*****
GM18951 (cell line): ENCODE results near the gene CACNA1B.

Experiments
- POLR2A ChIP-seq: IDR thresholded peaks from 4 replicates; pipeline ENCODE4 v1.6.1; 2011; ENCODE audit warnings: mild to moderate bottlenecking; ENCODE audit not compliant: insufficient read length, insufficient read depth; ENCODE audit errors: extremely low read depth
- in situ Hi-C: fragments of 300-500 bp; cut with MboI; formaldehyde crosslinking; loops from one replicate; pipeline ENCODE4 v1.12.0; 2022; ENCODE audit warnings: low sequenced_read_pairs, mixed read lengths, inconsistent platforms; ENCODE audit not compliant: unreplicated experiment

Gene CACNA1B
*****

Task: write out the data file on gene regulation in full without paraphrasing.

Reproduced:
GM18951 (cell line): ENCODE results near the gene CACNA1B.

Experiments
- POLR2A ChIP-seq: IDR thresholded peaks from 4 replicates; pipeline ENCODE4 v1.6.1; 2011; ENCODE audit warnings: mild to moderate bottlenecking; ENCODE audit not compliant: insufficient read length, insufficient read depth; ENCODE audit errors: extremely low read depth
- in situ Hi-C: fragments of 300-500 bp; cut with MboI; formaldehyde crosslinking; loops from one replicate; pipeline ENCODE4 v1.12.0; 2022; ENCODE audit warnings: low sequenced_read_pairs, mixed read lengths, inconsistent platforms; ENCODE audit not compliant: unreplicated experiment

Gene CACNA1B